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Home > Rodents > What Do Sugar Gliders Eat in the Wild and as Pets? Our Vet Answers

What Do Sugar Gliders Eat in the Wild and as Pets? Our Vet Answers

Cute sugar glider eating plants

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Dr. Luqman Javed Photo

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Dr. Luqman Javed

Veterinarian, DVM

The information is current and up-to-date in accordance with the latest veterinarian research.

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When you think of a sugar glider, you may think of a flying squirrel. They’re similar in some ways, but they’re very different animals.

Native to New Guinea and Australia, this small, adorable marsupial spends nights gliding through the trees due to a thin membrane on their sides connecting their front and back legs, called a patagium. This membrane stretches out, resembling wings, as the sugar glider jumps through the trees. It acts as a parachute, allowing them to gracefully glide through the air and giving them half their name. The other half comes from their affinity for sweet foods.

Sugar gliders have become popular pets. They’re affectionate, curious, playful, and social little creatures. However, they require a special diet. So, what do sugar gliders eat?

In the wild, sugar gliders feed on tree sap, nectar, and insects. In captivity, they require a varied diet that includes a nectar substitute, a small portion of fresh fruits and vegetables, and protein from various sources (primarily insects).


Please Note

If you are in the United States, take note that it is illegal to own sugar gliders in certain states. Check with the United States Department of Agriculture’s Animal Care office in your state to find out whether the laws in your area permit ownership of sugar gliders. If you own 4 or more breeding female sugar gliders, you may be subject to the Animal Welfare Act, which may require you to obtain a license and register your pets. If you’re not in the US, check all relevant legislation before adopting or breeding sugar gliders.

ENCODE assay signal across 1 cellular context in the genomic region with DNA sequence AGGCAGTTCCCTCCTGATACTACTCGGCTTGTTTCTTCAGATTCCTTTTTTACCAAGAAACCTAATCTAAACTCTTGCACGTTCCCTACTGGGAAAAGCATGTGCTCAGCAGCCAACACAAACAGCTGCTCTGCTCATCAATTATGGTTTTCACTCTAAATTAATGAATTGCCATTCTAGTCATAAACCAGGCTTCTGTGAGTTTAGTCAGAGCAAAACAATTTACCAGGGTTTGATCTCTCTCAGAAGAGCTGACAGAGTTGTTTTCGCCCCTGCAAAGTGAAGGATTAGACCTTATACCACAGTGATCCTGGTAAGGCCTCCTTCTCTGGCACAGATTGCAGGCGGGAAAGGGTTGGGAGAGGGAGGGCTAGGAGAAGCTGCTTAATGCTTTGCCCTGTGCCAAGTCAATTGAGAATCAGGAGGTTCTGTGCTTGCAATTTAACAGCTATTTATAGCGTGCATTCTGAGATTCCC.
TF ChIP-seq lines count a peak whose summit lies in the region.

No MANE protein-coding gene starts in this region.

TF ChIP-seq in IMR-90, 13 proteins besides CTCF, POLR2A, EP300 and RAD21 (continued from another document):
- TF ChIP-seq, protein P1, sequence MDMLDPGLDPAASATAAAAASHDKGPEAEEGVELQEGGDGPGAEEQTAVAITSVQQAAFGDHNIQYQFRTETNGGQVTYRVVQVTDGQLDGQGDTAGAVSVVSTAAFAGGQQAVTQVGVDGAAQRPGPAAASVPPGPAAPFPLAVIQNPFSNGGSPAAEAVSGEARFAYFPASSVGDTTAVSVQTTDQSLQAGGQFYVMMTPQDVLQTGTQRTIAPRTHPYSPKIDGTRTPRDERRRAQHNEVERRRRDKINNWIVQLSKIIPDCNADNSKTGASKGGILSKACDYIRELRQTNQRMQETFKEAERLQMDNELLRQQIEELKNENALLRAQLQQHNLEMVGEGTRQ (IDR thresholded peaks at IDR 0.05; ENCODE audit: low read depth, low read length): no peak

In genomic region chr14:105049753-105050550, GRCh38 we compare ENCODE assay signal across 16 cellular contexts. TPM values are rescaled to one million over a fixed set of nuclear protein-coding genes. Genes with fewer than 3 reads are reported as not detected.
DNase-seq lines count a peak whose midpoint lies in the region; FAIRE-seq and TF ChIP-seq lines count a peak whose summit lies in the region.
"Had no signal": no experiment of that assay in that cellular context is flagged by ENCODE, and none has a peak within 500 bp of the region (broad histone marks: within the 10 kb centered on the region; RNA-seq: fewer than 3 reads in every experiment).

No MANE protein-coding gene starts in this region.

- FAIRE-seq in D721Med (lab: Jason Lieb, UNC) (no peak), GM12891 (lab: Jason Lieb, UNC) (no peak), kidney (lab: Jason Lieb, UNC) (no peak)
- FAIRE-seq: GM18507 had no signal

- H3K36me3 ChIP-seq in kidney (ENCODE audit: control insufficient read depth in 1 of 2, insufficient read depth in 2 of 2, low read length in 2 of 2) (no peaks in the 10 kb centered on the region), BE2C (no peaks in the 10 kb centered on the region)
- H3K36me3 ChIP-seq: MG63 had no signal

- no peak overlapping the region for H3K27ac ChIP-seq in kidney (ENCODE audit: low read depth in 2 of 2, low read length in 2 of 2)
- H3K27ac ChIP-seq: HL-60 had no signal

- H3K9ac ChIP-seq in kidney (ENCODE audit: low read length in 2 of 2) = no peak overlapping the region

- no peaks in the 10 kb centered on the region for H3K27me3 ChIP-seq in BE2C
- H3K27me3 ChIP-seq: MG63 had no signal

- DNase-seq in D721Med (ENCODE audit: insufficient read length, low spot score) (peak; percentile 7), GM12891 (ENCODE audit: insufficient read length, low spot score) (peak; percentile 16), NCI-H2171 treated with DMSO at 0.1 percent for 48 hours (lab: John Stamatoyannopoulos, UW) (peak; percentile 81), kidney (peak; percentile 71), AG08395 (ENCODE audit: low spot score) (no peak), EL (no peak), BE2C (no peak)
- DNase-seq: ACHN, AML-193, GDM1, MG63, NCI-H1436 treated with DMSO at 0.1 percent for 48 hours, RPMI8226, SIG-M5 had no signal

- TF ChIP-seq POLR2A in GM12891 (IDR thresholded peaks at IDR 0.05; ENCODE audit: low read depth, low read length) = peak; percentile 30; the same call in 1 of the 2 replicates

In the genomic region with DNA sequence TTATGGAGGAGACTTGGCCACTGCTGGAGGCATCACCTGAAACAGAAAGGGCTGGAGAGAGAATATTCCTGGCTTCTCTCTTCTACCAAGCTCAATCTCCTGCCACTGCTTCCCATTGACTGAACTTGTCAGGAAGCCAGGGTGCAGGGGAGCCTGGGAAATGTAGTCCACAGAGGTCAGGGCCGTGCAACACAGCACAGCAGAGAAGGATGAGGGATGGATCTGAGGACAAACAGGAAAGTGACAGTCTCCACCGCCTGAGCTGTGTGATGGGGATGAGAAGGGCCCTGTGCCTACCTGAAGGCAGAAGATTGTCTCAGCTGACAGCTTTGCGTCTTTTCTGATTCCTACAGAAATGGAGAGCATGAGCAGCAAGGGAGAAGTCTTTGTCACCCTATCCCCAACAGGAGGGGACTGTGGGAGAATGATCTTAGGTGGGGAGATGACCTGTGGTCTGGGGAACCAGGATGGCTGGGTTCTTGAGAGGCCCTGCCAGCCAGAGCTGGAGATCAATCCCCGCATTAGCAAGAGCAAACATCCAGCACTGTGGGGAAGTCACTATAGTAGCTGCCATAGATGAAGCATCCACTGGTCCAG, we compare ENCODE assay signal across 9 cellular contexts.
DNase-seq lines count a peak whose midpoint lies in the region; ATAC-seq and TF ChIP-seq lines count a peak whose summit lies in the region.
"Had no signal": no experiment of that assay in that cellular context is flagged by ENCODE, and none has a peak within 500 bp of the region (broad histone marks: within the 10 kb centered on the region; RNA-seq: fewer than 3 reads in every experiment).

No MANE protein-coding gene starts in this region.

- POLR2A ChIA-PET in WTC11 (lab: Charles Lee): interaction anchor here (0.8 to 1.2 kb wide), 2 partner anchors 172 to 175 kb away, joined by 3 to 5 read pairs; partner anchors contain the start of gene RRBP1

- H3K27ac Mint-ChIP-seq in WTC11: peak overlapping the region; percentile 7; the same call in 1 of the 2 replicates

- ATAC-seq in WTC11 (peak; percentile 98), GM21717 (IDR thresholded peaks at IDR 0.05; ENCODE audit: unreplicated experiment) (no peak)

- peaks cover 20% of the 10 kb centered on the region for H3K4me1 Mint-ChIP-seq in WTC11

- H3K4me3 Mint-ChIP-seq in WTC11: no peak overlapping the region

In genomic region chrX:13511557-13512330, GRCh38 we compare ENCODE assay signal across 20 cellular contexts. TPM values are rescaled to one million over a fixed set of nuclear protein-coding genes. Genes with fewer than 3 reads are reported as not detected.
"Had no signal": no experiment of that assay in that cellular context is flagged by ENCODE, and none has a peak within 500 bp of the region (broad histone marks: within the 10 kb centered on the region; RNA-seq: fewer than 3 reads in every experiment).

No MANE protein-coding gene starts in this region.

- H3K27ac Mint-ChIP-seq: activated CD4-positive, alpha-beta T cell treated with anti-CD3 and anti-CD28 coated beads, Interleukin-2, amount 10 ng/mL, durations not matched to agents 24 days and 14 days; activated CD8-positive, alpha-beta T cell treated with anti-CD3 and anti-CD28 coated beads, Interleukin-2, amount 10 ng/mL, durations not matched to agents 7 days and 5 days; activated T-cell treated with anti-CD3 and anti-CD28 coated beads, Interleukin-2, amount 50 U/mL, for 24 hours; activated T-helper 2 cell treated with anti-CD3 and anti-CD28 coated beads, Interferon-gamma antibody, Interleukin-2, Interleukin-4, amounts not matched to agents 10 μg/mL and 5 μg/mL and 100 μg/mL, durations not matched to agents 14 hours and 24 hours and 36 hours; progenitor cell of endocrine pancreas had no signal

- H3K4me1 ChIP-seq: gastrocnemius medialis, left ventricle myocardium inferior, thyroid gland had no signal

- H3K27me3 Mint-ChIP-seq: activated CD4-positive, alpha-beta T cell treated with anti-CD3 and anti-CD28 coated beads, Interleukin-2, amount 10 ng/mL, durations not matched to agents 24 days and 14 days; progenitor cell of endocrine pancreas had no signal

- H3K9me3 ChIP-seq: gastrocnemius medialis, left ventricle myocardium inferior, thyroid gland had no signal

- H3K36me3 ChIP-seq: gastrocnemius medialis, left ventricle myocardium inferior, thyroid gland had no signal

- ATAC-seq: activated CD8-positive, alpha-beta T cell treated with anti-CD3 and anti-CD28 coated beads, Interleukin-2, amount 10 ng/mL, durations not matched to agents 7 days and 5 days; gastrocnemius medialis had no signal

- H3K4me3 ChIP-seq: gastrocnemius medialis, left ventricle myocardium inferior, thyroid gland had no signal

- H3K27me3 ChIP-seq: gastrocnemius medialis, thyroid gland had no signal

In the Wild

Naturally omnivorous, the sugar glider will eat whatever they can find. Their diet usually changes with the seasons. Summer brings them plenty of insects to enjoy. In the winter, they eat acacia gum and sap from trees, nectar, and honeydew. Using their teeth to strip the bark off the trees, they then chew holes through the wood until they reach their sweet reward.

Sugar gliders don’t require much protein, and too much of it could make them sick. While their diet is complex carbohydrate-heavy, they have a large cecum (a pouch connected to their large and small intestine) that enables them to properly ferment and digest these carbs. Sugar gliders don’t pass up an opportunity for a meal in the wild and have been known to eat small birds, bird eggs, lizards, spiders, plants, wild-grown fruits and vegetables, and anything sweet.

sugar glider in a garden flying from one tree to another
Image By: Anom Harya, Shutterstock

As a Pet